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Case Basics
Docket No. 
Homero Gonzalez
United States
(on behalf of the Respondent)
(on behalf of the Petitioner)
Facts of the Case 

Homero Gonzalez was tried with a co-defendant on several drug-related charges. He pled not guilty and opted for a jury trial. When jury selection began, a magistrate judge who had presided over several pretrial matters announced that she would conduct voir dire, and sought consent from the parties. Attorneys for the government and for Gonzalez expressly agreed. Gonzalez, who was being assisted by a translator, was not directly asked to consent, nor did he affirmatively object. He argued on appeal that he had the right to a new trial because he did not give his personal consent for a magistrate to conduct the jury interviews.


May a magistrate judge conduct voir dire if she has received approval from attorneys for both sides, but has not directly sought or received approval from the defendant?

Decision: 8 votes for United States, 0 vote(s) against
Legal provision: 28 U.S.C. 636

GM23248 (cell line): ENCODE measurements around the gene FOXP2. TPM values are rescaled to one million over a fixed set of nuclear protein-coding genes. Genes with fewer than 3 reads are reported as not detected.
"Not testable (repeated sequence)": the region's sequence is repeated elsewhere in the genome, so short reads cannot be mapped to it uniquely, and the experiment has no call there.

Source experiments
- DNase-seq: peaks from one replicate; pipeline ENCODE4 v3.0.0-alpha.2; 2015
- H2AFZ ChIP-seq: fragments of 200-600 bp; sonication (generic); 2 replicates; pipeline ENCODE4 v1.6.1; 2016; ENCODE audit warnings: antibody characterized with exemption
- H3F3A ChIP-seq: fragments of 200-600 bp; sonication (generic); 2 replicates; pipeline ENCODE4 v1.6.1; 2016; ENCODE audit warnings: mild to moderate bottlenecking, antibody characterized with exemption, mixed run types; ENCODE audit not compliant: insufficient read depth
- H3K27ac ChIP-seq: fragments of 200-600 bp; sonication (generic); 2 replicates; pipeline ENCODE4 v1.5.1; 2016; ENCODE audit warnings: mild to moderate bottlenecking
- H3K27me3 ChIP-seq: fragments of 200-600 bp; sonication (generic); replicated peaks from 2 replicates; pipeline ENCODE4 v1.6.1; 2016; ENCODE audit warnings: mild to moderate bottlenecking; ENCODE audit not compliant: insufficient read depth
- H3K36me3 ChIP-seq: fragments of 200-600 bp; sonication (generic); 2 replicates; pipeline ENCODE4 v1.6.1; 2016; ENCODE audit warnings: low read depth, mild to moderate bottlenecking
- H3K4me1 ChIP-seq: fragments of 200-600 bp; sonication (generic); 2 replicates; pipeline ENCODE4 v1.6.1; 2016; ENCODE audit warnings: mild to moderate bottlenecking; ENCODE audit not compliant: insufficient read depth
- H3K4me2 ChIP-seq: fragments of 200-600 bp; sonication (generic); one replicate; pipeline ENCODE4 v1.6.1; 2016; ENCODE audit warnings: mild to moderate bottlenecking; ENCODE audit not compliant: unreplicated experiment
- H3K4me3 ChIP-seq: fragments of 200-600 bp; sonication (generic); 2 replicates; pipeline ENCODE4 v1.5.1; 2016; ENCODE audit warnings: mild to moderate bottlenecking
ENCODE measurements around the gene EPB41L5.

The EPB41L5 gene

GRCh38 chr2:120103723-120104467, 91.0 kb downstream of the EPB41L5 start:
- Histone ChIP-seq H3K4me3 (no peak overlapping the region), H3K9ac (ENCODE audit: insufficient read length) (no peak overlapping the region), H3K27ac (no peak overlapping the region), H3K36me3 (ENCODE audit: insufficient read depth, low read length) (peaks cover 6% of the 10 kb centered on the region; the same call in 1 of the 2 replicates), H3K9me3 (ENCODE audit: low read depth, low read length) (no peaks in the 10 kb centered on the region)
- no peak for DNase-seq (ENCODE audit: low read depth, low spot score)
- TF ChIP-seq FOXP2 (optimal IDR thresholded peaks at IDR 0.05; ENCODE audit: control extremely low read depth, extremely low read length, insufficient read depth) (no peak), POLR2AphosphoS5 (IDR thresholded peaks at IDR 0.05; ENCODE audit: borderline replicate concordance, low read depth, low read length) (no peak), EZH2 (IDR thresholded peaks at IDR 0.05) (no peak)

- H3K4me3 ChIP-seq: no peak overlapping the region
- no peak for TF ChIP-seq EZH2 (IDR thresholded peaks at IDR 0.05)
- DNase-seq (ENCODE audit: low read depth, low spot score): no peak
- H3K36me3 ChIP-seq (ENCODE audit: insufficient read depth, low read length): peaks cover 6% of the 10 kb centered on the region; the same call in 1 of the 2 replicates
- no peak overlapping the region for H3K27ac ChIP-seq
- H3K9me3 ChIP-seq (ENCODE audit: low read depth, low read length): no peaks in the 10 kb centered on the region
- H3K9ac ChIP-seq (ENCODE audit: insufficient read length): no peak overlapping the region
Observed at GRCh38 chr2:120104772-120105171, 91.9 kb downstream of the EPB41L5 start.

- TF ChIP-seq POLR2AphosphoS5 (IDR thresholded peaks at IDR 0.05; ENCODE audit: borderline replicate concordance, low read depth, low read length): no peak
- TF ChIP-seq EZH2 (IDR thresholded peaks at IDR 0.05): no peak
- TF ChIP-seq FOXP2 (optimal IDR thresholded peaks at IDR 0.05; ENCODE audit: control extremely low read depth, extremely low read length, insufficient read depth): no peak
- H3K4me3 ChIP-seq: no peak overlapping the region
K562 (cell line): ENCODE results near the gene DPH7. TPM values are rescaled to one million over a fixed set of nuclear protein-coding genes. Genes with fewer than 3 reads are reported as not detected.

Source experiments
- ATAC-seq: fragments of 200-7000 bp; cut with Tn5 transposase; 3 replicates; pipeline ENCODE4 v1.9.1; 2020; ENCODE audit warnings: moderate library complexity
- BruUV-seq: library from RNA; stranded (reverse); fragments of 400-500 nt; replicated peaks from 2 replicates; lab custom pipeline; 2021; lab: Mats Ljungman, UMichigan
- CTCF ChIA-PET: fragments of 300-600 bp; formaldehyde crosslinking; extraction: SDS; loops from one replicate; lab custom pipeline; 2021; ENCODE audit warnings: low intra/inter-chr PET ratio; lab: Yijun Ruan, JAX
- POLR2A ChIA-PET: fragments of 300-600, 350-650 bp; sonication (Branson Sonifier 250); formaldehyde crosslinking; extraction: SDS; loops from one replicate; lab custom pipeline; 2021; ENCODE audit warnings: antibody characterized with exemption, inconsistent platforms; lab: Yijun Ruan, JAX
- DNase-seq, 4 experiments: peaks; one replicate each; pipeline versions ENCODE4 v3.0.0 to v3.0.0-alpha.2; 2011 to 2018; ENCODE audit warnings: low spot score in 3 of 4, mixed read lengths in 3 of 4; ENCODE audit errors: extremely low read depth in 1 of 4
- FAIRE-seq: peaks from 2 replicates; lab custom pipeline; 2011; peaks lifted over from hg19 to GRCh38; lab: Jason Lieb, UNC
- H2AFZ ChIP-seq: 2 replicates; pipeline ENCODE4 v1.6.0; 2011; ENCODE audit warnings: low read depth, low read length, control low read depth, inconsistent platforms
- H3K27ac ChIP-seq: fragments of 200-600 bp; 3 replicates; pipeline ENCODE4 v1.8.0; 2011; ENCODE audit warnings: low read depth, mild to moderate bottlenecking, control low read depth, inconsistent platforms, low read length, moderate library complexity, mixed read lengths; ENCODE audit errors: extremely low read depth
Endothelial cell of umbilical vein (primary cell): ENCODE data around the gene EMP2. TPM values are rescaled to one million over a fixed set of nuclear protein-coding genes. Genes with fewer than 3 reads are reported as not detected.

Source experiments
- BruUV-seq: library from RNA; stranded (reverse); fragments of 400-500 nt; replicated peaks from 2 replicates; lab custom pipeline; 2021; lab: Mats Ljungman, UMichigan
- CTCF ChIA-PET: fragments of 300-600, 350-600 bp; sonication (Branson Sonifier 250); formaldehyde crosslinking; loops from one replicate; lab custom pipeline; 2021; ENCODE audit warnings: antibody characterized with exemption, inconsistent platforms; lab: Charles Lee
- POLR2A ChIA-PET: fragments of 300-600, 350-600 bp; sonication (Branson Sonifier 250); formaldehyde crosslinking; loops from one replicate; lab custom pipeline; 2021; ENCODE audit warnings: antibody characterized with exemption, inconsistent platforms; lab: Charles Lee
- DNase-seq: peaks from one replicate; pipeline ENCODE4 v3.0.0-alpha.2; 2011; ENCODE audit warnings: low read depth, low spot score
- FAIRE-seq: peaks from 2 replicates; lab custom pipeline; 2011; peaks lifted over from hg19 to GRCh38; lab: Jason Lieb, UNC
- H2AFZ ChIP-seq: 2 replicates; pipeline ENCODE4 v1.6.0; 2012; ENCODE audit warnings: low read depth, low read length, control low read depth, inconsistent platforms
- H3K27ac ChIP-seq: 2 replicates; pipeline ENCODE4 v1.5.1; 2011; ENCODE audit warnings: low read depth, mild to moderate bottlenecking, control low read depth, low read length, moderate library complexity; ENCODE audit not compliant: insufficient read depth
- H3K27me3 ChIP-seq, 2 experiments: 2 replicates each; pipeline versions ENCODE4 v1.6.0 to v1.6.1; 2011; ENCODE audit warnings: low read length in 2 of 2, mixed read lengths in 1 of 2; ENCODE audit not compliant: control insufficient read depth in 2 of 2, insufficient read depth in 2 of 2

The Court held 8-1 that express consent by counsel suffices to permit a magistrate judge to preside over jury selection in a felony trial, stating that such "scheduling matters" are among those for which agreement by counsel generally controls. Seven Justices formed the majority opinion written by Justice Anthony Kennedy with Justice Antonin Scalia concurring in the judgment and Justice Clarence Thomas dissenting.

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GONZALEZ v. UNITED STATES. The Oyez Project at IIT Chicago-Kent College of Law. 25 August 2015. <http://www.oyez.org/cases/2000-2009/2007/2007_06_11612>.
GONZALEZ v. UNITED STATES, The Oyez Project at IIT Chicago-Kent College of Law, http://www.oyez.org/cases/2000-2009/2007/2007_06_11612 (last visited August 25, 2015).
"GONZALEZ v. UNITED STATES," The Oyez Project at IIT Chicago-Kent College of Law, accessed August 25, 2015, http://www.oyez.org/cases/2000-2009/2007/2007_06_11612.